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Response to Review of Medieval Market Morality: Life, Law and Ethics in the English Marketplace, 1200–1500

I would like to thank Shami Ghosh for this lucid review of my book, which summarises the main issues in a succinct fashion and informed context. In particular, Ghosh provides some excellent supplementary arguments regarding the growing tensions in the ‘moral economy’ of the 16th to 18th centuries. I have no substantive responses to the review, though I would like to comment briefly on a few aspects.

Firstly, Ghosh notes that times of dearth are very important when considering how a medieval market morality functioned and that perhaps more could have been said about this subject for the medieval period. I agree. Indeed, I am currently completing an article that looks at some of these issues, focusing primarily on the difficult years of the early 14th century.

Secondly, Ghosh mentions that ‘the fact that merchants allowed themselves to profit without too much regulation actually says relatively little, I would suggest, about morality’. Although a light hand was shown in the regulation of many smaller markets, there were still certain limits as to what was regarded as acceptable profit-making. There was a concept of reasonable profit and just behaviour that was resurrected in court proceedings when someone was regarded as having erred too far. Consequently, moral norms can be glimpsed in the way that officials and elites ran the markets, developing what I term a pragmatic market morality that drew upon clerical, literary and even legal exhortations, but shaped them in new, practical ways. For instance, I discuss in the book how the enforcement of market regulation was often more lenient than might be expected if one looked only at the polemic of preachers and poets. However, if an offender flagrantly disregarded what might be called the ‘margins of acceptability’, defined as much by moral concerns as legal limits, then they were punished heavily and publicly. This is a type of market ethic shaped by the complex interaction between views of social commentators, assumptions of law, vested interests, and the practicalities of everyday exchange. I agree that there was no absolute morality at work, and that merchants, retail traders and consumers probably formulated and interpreted market ethics in flexible ways depending on their own aims (though it must be remembered that these groups overlapped considerably). In this vein, it must also be remembered that flexible conceptions of morality in the marketplace shaped trader-trader relations as much as trader-consumer.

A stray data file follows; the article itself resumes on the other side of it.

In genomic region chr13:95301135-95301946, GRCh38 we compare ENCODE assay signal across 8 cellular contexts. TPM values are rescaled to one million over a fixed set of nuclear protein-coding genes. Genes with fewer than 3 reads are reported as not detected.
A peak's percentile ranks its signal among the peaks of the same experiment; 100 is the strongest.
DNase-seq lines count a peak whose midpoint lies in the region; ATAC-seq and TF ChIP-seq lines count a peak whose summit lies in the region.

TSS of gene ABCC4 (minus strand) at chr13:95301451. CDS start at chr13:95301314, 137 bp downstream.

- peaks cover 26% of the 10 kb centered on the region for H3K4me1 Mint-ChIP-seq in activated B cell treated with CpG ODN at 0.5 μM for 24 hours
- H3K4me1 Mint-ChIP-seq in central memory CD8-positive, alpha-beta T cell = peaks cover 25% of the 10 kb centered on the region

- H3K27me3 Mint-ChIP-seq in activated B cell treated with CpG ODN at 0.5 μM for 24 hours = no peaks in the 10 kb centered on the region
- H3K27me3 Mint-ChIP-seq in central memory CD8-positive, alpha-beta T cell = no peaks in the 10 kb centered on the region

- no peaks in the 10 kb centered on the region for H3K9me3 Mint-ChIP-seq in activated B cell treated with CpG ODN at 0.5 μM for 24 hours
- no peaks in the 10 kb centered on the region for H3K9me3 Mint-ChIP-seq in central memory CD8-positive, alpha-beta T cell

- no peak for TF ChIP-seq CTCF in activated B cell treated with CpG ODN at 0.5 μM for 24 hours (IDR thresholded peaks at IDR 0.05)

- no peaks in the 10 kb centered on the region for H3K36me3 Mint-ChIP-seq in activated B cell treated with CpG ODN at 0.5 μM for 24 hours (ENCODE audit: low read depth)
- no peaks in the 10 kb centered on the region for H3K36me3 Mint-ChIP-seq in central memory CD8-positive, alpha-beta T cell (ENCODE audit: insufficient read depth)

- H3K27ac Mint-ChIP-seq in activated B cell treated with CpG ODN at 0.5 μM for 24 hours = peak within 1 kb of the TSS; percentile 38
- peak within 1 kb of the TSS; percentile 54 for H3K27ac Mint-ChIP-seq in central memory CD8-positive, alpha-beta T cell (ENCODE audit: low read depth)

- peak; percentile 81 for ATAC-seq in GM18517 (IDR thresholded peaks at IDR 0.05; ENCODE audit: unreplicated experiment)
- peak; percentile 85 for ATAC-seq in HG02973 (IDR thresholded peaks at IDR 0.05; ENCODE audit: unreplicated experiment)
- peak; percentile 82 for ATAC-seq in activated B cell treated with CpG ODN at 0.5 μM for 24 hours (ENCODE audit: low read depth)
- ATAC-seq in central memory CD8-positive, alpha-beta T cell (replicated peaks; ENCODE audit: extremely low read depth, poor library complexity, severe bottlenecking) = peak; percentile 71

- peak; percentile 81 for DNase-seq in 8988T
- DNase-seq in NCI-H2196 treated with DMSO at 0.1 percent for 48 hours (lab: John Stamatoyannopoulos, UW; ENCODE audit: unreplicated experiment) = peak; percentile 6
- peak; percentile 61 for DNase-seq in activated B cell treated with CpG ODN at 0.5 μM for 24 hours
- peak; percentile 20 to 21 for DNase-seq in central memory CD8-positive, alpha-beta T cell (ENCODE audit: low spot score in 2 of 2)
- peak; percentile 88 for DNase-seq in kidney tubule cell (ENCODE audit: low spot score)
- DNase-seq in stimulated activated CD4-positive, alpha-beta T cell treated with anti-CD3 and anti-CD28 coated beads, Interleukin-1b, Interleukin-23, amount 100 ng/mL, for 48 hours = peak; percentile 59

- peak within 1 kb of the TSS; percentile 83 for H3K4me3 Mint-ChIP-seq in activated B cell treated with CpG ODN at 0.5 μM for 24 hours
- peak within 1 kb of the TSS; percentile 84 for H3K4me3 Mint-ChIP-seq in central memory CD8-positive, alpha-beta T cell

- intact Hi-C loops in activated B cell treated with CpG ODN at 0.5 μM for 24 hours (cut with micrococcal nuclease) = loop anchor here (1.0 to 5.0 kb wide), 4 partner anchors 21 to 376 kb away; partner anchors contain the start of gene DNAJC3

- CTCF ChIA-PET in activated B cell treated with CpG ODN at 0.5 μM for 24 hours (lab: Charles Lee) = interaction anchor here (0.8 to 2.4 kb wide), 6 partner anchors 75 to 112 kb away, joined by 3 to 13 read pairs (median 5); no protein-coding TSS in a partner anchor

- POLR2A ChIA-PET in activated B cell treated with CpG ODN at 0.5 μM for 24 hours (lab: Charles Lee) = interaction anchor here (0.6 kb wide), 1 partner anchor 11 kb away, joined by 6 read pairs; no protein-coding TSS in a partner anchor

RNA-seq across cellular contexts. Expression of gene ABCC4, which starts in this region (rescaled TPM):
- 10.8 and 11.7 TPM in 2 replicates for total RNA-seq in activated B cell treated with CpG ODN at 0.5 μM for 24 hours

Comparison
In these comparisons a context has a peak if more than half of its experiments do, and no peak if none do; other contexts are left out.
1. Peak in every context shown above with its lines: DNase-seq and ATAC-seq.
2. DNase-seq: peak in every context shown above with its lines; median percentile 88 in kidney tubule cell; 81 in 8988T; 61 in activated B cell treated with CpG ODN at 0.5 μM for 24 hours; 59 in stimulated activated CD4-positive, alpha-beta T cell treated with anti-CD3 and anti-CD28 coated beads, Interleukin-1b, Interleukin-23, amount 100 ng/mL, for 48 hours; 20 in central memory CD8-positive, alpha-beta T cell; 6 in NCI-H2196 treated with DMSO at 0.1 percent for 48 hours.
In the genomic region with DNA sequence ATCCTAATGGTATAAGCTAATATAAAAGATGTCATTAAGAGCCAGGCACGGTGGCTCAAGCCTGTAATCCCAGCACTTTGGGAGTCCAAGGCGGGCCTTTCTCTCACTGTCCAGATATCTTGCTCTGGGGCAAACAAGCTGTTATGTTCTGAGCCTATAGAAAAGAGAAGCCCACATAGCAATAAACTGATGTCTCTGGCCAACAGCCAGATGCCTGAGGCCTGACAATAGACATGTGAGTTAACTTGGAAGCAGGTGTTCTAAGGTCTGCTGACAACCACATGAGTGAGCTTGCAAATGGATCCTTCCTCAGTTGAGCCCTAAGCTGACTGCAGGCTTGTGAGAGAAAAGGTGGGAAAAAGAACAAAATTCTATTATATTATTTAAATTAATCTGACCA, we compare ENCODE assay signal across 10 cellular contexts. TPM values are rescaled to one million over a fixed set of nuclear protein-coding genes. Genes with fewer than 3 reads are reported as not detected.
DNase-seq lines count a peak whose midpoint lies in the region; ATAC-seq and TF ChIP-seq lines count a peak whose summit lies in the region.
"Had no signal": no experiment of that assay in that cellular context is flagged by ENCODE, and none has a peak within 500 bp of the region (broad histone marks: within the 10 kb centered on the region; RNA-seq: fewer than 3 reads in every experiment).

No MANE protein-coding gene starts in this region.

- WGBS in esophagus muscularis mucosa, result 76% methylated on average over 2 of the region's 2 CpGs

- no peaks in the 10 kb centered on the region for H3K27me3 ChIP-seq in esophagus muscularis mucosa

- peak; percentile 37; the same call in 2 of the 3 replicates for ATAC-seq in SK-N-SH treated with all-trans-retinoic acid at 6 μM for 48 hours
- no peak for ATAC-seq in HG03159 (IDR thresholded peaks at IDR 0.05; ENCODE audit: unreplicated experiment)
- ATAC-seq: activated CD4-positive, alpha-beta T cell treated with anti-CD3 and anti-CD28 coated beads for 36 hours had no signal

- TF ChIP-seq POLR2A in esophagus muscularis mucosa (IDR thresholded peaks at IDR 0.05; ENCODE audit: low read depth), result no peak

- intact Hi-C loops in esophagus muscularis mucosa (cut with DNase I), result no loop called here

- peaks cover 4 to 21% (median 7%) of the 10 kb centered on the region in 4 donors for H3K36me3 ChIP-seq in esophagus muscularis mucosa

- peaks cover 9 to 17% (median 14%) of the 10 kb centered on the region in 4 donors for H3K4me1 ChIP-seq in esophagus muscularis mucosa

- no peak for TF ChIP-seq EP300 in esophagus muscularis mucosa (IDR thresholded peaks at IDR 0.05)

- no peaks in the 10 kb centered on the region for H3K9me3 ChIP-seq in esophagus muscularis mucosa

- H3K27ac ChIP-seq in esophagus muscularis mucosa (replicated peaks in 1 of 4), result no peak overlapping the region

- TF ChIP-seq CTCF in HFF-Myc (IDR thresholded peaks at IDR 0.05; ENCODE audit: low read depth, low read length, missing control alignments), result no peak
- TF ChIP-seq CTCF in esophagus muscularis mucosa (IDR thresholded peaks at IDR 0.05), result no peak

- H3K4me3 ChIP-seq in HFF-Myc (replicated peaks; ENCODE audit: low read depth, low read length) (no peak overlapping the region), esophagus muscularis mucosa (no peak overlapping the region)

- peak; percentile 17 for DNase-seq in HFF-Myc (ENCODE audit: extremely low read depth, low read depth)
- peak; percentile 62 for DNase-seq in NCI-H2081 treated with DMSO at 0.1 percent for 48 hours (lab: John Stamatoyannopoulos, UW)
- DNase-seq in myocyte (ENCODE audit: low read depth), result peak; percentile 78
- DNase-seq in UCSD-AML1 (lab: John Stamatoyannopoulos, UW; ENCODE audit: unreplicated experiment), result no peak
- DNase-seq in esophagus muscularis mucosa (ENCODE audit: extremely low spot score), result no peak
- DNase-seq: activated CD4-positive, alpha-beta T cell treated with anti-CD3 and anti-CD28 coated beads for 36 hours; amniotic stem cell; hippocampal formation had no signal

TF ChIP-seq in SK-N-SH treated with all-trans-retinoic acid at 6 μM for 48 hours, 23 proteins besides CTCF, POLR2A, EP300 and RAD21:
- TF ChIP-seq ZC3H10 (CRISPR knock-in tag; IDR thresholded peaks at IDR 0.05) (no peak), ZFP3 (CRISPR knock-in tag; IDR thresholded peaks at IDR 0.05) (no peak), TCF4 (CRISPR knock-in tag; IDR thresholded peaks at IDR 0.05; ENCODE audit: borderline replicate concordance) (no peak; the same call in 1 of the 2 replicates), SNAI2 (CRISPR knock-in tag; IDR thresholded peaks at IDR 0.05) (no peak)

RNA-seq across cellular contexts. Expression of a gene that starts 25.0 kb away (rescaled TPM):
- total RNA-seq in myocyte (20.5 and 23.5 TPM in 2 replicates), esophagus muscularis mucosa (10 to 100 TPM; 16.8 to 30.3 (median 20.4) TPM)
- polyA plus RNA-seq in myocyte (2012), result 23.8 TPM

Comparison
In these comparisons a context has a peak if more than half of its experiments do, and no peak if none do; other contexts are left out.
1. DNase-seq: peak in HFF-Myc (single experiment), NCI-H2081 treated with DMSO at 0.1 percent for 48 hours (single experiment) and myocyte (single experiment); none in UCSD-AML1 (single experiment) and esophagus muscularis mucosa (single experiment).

Lastly, Ghosh is probably right that I am overly optimistic regarding the endurance of the ‘pragmatic moral economy’, particularly since the developed world is not as anxious as it once was about shortages of basic necessities. However, it is interesting to note how the recent slide into economic stagnation in the UK has led many to call for a return to a more ‘moral economy’. This has become a favourite phrase of Ed Miliband, though it is debatable whether he fully understands the concept, while David Cameron refers to ‘responsible capitalism’, particularly in relation to the banks and big business; we will see if this is reflected in future policy. The church has entered the fray, such as when the archbishop of Canterbury, Rowan Williams, wrote an article in Newsweek (1 February 2010) on the ethical economy, questioning the assumptions of modern economic practices and consumer culture. The protests outside St Paul’s Cathedral suggested an underlying sense of what constitutes economic fairness, though the arguments of the protesters were ill-defined. Nevertheless, whether we can have an economy imbued with both capitalist endeavour and a semblance of moral responsibility is becoming an issue of growing dispute. There is a recognition today, despite the assertions of certain economists and politicians, that even developed economies are not totally in thrall to ‘free market ideology’ (as it has been branded). Indeed, economists have promoted behavioural economics into the mainstream, recognising the continuing constraints of culture and ethics upon basic economic decision-making. Historians have an important role to play in contributing to this debate, and the last paragraph of my book was intended merely as a spur to further discussion.